Blue light from digital devices including smartphones could accelerate blindness, researchers have found.
According to a research by the University of Toledo in the US, exposure to blue light continuously might cause poisonous molecules to be generated in the eye's light-sensitive cells and lead to macular degeneration, Xinhua news agency reported.
As one of the leading causes of blindness in the US, macular degeneration does not lead to total blindness, but can make daily activities difficult.
"It's no secret that blue light harms our vision by damaging the eye's retina. Our experiments explain how this happens, and we hope this leads to therapies that slow macular degeneration, such as a new kind of eye drop," said Ajith Karunarathne, an assistant professor in the university's department of chemistry and biochemistry.
Macular degeneration is caused by the death of photoreceptors, a kind of light-sensitive cells.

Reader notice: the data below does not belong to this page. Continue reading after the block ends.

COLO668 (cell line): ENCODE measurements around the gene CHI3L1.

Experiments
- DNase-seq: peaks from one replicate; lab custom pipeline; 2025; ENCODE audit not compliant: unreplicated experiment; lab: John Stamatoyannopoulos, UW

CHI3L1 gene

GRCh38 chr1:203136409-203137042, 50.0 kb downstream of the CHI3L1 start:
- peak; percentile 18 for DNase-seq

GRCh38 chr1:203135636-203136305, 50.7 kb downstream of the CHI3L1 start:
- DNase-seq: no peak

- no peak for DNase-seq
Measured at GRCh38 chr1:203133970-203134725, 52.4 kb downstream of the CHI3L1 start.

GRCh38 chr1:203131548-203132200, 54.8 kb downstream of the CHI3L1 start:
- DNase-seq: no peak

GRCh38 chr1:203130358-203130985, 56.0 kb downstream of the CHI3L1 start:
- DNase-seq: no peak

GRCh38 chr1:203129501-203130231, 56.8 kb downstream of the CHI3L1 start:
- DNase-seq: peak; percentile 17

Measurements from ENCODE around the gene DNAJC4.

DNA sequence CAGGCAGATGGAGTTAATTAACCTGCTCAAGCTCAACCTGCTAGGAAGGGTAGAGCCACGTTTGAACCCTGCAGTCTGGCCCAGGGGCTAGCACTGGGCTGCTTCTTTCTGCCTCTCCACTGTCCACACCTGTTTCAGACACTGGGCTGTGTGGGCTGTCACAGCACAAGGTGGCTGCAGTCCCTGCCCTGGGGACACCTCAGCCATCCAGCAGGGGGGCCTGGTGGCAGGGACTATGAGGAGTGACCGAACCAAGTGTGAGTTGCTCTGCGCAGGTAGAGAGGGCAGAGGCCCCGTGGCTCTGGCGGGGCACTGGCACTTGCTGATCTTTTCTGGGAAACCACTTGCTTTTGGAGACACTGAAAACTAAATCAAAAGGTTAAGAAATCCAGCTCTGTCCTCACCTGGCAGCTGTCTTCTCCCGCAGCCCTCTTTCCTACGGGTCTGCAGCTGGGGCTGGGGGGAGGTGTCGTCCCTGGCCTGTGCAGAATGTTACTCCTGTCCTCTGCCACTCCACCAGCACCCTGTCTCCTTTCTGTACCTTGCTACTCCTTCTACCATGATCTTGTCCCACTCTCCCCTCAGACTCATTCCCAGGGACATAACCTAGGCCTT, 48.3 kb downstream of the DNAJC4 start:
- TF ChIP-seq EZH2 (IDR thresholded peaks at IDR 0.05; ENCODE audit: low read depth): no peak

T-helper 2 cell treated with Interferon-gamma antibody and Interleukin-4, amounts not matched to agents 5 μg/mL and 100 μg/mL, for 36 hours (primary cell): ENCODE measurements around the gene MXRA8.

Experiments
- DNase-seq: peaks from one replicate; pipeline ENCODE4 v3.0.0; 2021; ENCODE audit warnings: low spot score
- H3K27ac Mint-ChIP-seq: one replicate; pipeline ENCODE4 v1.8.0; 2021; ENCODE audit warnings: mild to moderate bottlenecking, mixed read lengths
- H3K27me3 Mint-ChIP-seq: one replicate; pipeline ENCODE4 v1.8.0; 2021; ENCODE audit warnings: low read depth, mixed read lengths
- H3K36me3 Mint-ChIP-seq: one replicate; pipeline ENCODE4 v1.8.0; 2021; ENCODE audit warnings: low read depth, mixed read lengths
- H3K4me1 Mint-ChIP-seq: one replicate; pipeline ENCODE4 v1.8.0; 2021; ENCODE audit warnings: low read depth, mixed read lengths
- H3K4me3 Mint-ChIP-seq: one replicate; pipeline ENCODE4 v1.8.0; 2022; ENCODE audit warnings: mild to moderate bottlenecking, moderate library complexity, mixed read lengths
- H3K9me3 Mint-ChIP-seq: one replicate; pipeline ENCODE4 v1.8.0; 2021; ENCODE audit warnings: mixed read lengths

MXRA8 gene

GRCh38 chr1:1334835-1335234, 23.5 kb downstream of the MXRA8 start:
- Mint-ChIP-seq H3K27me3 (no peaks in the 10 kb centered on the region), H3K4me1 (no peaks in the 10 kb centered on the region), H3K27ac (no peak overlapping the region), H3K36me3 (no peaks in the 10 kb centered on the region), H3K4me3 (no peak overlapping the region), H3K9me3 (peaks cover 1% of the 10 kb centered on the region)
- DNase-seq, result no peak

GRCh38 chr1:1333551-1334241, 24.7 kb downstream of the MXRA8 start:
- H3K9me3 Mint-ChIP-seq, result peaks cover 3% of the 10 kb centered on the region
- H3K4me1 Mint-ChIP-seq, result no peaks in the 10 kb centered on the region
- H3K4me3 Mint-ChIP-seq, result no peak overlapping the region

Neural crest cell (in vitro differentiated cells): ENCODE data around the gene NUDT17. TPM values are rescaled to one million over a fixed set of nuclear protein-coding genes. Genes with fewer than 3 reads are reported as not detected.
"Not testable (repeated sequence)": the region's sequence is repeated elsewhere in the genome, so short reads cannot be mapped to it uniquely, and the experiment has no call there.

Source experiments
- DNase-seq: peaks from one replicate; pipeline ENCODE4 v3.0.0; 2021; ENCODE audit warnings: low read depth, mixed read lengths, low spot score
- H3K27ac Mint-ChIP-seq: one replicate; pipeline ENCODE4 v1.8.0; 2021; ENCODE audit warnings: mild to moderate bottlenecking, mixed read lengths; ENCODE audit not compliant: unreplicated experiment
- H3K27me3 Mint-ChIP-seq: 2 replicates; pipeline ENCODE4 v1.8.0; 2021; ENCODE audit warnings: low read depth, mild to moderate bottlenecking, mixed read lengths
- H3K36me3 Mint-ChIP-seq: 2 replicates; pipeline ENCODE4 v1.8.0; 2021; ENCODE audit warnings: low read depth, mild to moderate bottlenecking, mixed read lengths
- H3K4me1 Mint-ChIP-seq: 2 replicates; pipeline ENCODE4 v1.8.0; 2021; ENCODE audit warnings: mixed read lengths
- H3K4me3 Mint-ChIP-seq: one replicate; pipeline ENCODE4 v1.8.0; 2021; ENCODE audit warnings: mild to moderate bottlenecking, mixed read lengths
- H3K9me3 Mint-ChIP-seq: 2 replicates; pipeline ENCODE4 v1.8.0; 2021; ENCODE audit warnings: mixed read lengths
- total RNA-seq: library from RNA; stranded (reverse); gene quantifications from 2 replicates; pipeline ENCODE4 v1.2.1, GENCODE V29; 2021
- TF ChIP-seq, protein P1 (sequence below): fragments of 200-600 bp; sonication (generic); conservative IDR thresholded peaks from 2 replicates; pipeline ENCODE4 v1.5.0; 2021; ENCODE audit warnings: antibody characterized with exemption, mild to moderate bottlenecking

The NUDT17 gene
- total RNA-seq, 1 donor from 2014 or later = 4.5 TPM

Photoreceptor cells need molecules called retinal to sense light and trigger signalling to the brain, enabling us to see.
"If you shine blue light on retinal, the retinal kills photoreceptor cells as the signalling molecule on the membrane dissolves," said Kasun Ratnayake, a PhD student at the university who was involved in the study.
"Photoreceptor cells do not regenerate in the eye. When they're dead, they're dead for good," Ratnayake added.
To protect eyes from blue light, researchers advise people to wear sunglasses which filter both UV and blue light outside and avoid using smartphones or tablets in the dark.
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